How do I expose the docker API over TCP?

Solution 1:

I found a solution thanks to Ivan Krizsan's post.

I had to edit /lib/systemd/system/docker.service on my Ubuntu 16.04.2 LTS system to modify the line

ExecStart=/usr/bin/docker daemon -H fd:// -H tcp://0.0.0.0:

then

sudo systemctl daemon-reload
sudo systemctl restart docker.service

and everything worked :-). The next step is to figure out how to protect the docker daemon form being hijacked.

Solution 2:

The /etc/default directory is where distribution maintainers put their configuration files. If you install docker directly from Docker's repositories, this directory will not be used.

The /lib/systemd directory is where packages will install their systemd files, and they will overwrite any changes there on upgrade. If you use this, your changes will be lost.

To make your own changes to a systemd unit file that persist, you can create a unit file in /etc/systemd/system/docker.service.d/, e.g. here is my standard /etc/systemd/system/docker.service.d/override.conf:

[Service]
ExecStart=
ExecStart=/usr/bin/dockerd

That override simply unsets all of the command line flags to the dockerd daemon from systemd. Once done, you can override every setting from /etc/docker/daemon.json which is used by docker, and depending on the setting, can be reloaded without restarting the daemon. E.g. here's an example /etc/docker/daemon.json:

{
"debug": false,
"experimental": true,
"hosts": ["fd://", "tcp://0.0.0.0:2376"],
"labels": ["foo=bar", "fez=baz"],
"log-driver": "json-file",
"log-opts": {"max-size": "10m", "max-file": "3"},
"storage-driver": "overlay2",
"tlscacert": "/etc/docker/certs/ca.pem",
"tlscert": "/etc/docker/certs/host-cert.pem",
"tlskey": "/etc/docker/certs/host-key.pem",
"tlsverify": true
}

For your purposes, you only need the line in there to set the hosts.

One extremely important part of the above config file are the TLS settings. If you do not configure mutual TLS between client and server, and you open docker to listen on the network, you are running the equivalent of an open telnet server with root logins allowed without a password. If you prefer ssh over telnet, or if you prefer having a password for your root account, then you must configure TLS. The docker API ports are frequently scanned on the internet, and you will find malware installed on your host in a short while if you ever skip this configuration step.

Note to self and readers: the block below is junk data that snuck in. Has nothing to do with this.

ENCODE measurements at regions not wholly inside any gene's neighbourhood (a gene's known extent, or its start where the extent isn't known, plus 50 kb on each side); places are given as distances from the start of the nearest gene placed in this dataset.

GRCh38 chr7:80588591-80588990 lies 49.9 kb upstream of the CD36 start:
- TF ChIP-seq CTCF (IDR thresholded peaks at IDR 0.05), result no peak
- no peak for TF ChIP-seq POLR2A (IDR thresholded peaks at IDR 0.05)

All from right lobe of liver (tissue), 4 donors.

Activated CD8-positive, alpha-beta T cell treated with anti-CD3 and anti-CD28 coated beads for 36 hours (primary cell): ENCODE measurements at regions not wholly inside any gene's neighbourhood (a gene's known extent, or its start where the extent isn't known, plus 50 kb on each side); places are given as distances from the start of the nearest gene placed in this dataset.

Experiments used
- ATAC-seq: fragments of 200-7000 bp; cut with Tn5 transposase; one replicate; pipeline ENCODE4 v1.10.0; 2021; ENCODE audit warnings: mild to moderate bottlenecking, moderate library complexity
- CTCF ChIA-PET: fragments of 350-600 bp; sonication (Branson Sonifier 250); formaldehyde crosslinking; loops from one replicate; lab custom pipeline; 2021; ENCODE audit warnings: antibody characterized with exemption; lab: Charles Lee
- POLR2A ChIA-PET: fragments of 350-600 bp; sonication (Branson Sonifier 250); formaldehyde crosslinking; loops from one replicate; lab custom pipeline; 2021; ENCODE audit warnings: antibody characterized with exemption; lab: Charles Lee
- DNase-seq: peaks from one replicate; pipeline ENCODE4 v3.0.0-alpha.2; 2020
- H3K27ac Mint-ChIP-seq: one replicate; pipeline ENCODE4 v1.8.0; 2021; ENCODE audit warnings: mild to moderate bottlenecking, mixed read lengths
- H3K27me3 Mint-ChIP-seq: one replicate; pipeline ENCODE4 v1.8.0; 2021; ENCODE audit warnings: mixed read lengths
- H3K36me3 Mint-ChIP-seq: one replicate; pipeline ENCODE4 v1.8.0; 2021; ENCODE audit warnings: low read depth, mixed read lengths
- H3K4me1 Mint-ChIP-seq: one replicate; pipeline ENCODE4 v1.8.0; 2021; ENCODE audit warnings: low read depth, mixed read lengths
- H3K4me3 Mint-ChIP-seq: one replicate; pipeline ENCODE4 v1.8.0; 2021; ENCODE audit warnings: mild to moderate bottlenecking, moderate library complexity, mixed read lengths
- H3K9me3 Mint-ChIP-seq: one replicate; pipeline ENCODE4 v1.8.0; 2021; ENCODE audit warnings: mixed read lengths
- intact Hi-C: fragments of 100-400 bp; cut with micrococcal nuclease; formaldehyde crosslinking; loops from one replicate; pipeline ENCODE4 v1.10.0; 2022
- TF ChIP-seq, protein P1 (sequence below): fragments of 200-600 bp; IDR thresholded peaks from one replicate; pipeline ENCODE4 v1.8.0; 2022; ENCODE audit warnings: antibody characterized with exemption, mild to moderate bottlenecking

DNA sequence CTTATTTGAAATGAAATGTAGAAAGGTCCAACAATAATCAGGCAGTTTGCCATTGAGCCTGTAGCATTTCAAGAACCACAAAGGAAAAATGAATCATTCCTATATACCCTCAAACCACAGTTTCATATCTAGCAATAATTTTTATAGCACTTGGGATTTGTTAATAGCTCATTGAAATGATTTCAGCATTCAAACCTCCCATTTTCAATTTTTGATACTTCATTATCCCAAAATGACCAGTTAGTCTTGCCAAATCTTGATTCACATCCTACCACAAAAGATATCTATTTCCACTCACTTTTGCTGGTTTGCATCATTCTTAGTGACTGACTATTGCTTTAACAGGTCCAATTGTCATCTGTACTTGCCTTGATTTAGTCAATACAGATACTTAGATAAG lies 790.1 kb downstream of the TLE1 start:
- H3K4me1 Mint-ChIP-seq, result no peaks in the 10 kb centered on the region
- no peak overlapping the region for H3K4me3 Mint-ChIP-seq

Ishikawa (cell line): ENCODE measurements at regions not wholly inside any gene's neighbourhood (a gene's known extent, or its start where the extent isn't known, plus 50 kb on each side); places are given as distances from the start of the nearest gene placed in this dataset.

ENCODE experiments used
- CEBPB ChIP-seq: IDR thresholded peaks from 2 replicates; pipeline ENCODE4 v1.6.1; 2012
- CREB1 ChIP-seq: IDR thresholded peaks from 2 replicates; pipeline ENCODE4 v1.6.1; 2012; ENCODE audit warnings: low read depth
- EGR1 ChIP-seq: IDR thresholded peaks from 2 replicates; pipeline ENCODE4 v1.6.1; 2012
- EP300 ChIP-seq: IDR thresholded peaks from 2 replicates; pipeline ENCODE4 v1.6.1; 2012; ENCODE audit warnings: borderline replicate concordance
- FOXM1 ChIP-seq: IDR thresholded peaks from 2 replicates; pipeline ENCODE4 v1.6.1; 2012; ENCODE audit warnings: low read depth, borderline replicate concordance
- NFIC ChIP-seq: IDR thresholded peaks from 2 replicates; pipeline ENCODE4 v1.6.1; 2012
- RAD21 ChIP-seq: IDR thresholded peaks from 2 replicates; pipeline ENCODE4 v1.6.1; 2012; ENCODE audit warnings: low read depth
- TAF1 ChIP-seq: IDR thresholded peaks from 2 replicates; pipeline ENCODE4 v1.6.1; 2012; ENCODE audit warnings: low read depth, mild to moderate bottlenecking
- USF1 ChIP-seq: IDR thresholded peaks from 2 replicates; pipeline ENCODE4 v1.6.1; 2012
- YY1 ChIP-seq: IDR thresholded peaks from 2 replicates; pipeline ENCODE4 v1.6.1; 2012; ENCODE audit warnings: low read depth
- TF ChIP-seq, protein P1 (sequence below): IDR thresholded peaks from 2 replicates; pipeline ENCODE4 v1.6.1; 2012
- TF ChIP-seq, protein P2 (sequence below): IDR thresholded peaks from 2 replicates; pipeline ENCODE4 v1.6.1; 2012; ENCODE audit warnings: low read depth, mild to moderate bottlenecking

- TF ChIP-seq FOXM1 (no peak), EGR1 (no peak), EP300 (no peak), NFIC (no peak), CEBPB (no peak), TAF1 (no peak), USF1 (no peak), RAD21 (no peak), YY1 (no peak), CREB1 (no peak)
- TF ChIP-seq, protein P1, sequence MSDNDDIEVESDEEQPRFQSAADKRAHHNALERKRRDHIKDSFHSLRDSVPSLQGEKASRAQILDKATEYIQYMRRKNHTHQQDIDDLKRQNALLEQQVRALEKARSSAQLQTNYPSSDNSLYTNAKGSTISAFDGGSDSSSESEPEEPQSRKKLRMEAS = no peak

Full details on how to configure the TLS keys for client and server can be found at: https://docs.docker.com/engine/security/https/


Note that with docker versions 18.09 and above on the client (both where you run your command and the remote node), you can use ssh instead of configuring TLS. This involves using a DOCKER_HOST value of ssh://[email protected]. E.g.

docker -H ssh://[email protected] container ls

Solution 3:

There is an official documentation describes how to Configure where the Docker daemon listens for connections.

systemd vs daemon.json

Configuring Docker to listen for connections using both the systemd unit file and the daemon.json file causes a conflict that prevents Docker from starting.

Configuring remote access with systemd unit file

  1. Use the command sudo systemctl edit docker.service to open an override file for docker.service in a text editor.